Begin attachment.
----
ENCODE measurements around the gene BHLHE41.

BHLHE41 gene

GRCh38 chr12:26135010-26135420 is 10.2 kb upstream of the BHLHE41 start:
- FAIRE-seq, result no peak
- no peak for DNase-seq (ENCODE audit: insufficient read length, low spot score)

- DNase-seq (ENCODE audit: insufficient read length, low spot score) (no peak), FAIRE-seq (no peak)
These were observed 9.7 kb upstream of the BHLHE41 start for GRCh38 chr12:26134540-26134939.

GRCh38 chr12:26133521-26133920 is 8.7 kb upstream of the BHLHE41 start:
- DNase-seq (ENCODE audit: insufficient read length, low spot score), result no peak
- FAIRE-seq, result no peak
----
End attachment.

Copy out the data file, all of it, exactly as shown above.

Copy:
ENCODE measurements around the gene BHLHE41.

BHLHE41 gene

GRCh38 chr12:26135010-26135420 is 10.2 kb upstream of the BHLHE41 start:
- FAIRE-seq, result no peak
- no peak for DNase-seq (ENCODE audit: insufficient read length, low spot score)

- DNase-seq (ENCODE audit: insufficient read length, low spot score) (no peak), FAIRE-seq (no peak)
These were observed 9.7 kb upstream of the BHLHE41 start for GRCh38 chr12:26134540-26134939.

GRCh38 chr12:26133521-26133920 is 8.7 kb upstream of the BHLHE41 start:
- DNase-seq (ENCODE audit: insufficient read length, low spot score), result no peak
- FAIRE-seq, result no peak